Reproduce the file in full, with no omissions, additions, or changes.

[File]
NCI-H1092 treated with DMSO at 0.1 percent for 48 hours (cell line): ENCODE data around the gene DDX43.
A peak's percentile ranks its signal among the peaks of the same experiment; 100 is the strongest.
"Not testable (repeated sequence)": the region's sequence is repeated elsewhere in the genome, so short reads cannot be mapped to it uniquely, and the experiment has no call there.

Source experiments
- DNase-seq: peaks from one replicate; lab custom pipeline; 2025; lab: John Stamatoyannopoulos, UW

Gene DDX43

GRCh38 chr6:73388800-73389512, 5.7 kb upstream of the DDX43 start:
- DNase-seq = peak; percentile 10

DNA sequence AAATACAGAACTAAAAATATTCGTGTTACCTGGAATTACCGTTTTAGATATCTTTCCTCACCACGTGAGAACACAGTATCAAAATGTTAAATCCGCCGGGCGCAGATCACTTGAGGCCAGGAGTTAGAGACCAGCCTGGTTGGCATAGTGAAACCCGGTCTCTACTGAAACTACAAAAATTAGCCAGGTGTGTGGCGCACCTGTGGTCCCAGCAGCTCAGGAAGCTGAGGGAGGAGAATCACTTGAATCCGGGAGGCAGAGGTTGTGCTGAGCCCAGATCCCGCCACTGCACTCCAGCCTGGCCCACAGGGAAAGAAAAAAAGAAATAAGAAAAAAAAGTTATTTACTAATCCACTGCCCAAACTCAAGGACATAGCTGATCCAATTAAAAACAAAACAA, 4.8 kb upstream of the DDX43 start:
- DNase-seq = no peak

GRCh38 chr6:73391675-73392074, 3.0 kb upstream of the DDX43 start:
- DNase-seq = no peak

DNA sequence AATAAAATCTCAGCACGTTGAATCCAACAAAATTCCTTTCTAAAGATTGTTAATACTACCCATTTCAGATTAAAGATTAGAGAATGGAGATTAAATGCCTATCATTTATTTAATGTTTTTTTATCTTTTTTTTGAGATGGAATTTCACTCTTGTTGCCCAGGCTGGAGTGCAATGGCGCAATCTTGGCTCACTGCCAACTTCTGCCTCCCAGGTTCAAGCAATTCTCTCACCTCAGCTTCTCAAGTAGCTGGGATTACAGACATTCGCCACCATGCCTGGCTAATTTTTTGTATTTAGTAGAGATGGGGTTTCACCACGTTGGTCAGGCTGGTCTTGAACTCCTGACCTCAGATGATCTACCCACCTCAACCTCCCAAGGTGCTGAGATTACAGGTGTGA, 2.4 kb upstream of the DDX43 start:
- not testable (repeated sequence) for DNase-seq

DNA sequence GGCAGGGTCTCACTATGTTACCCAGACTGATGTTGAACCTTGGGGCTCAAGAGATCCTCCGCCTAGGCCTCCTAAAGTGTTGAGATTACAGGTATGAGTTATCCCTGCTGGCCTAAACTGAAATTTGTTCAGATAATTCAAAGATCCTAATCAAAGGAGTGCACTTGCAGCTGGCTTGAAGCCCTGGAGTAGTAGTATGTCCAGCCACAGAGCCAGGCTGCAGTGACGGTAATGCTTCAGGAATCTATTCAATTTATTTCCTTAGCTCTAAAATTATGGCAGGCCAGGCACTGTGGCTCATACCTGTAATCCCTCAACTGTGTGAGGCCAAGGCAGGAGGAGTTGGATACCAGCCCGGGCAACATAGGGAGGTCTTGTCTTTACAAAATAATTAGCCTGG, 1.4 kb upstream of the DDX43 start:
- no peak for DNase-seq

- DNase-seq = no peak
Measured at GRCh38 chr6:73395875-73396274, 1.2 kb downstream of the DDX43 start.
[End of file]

NCI-H1092 treated with DMSO at 0.1 percent for 48 hours (cell line): ENCODE data around the gene DDX43.
A peak's percentile ranks its signal among the peaks of the same experiment; 100 is the strongest.
"Not testable (repeated sequence)": the region's sequence is repeated elsewhere in the genome, so short reads cannot be mapped to it uniquely, and the experiment has no call there.

Source experiments
- DNase-seq: peaks from one replicate; lab custom pipeline; 2025; lab: John Stamatoyannopoulos, UW

Gene DDX43

GRCh38 chr6:73388800-73389512, 5.7 kb upstream of the DDX43 start:
- DNase-seq = peak; percentile 10

DNA sequence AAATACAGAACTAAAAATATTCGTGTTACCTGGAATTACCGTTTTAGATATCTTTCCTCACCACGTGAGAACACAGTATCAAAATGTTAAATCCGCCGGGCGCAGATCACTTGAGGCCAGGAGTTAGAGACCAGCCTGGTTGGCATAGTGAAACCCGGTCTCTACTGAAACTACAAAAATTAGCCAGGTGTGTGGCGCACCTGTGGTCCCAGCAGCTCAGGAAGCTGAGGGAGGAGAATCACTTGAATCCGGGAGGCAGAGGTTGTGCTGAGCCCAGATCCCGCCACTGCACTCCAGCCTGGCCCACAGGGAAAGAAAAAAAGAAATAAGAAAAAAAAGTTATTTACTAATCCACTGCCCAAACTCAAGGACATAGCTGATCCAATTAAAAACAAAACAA, 4.8 kb upstream of the DDX43 start:
- DNase-seq = no peak

GRCh38 chr6:73391675-73392074, 3.0 kb upstream of the DDX43 start:
- DNase-seq = no peak

DNA sequence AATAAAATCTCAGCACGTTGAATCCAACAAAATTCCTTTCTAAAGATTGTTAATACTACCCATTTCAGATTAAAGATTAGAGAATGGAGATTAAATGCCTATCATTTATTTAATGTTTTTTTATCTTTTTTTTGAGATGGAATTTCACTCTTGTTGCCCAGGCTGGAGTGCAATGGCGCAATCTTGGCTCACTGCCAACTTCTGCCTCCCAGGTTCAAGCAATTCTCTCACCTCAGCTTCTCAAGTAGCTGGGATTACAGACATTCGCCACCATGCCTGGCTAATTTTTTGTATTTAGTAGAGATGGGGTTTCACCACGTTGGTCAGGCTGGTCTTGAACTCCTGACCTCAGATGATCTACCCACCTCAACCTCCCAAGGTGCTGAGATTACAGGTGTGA, 2.4 kb upstream of the DDX43 start:
- not testable (repeated sequence) for DNase-seq

DNA sequence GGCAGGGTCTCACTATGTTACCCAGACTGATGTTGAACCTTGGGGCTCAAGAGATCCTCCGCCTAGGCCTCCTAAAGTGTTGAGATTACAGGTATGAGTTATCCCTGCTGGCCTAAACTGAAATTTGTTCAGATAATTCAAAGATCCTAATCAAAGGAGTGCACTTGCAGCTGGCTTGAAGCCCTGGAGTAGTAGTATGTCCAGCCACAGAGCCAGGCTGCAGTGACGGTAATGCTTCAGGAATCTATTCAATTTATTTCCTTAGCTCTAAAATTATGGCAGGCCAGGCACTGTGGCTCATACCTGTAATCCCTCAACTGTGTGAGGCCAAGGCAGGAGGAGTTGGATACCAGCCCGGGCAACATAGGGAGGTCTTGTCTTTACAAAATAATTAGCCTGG, 1.4 kb upstream of the DDX43 start:
- no peak for DNase-seq

- DNase-seq = no peak
Measured at GRCh38 chr6:73395875-73396274, 1.2 kb downstream of the DDX43 start.